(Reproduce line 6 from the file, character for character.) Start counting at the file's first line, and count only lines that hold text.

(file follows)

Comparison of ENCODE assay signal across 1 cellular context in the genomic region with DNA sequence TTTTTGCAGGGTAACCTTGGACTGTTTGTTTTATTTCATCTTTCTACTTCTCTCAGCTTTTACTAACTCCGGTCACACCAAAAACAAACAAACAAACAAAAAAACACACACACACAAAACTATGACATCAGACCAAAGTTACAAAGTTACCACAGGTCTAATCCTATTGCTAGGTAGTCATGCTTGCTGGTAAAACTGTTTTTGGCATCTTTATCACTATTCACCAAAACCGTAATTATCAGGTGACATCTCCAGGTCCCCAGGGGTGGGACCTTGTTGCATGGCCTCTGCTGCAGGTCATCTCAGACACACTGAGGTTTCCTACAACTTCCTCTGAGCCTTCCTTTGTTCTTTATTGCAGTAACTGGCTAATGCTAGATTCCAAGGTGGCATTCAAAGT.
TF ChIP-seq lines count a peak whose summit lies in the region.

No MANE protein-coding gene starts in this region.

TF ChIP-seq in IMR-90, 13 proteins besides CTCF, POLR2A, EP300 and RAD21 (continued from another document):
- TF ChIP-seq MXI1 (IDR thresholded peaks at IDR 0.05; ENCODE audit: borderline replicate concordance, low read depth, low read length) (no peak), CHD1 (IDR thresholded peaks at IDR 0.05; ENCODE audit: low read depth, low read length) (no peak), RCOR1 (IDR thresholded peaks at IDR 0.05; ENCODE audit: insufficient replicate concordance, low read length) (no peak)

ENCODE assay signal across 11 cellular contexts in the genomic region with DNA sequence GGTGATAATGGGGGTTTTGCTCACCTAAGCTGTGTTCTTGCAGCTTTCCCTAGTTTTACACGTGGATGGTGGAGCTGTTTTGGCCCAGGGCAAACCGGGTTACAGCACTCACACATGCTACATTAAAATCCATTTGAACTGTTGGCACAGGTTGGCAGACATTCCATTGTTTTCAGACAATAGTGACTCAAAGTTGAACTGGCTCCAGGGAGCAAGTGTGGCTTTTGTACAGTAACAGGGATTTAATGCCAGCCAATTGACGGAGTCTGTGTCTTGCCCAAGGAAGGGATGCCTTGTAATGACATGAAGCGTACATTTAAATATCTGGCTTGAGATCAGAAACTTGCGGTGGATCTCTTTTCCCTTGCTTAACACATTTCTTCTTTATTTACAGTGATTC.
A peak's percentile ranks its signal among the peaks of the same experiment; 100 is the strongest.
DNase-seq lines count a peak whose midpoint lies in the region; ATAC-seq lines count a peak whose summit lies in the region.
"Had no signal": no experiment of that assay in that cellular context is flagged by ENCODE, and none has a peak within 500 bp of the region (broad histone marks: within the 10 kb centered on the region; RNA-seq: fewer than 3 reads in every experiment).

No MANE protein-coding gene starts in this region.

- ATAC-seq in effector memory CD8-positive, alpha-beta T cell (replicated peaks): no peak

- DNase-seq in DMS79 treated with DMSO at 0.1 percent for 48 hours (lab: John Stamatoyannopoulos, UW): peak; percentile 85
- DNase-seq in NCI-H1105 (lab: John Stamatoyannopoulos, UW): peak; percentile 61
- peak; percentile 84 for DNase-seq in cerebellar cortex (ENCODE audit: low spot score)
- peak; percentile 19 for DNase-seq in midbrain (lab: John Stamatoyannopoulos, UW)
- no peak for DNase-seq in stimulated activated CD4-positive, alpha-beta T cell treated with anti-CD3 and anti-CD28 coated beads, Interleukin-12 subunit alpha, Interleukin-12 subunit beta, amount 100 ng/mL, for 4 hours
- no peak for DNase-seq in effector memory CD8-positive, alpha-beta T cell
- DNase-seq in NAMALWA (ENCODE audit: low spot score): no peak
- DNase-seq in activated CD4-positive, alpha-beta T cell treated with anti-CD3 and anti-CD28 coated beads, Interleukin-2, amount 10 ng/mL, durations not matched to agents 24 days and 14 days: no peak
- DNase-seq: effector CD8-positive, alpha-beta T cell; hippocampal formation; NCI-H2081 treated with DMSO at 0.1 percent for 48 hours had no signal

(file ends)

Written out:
ENCODE assay signal across 11 cellular contexts in the genomic region with DNA sequence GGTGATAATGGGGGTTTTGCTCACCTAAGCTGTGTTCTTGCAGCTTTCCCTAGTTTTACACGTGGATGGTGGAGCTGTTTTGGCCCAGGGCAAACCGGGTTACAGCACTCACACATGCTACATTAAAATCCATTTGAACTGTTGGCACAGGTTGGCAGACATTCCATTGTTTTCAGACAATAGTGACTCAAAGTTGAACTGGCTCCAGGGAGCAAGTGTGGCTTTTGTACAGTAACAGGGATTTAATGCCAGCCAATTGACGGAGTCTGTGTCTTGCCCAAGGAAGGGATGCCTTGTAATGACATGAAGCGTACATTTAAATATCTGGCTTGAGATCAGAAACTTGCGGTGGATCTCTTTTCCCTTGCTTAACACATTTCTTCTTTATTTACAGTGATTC.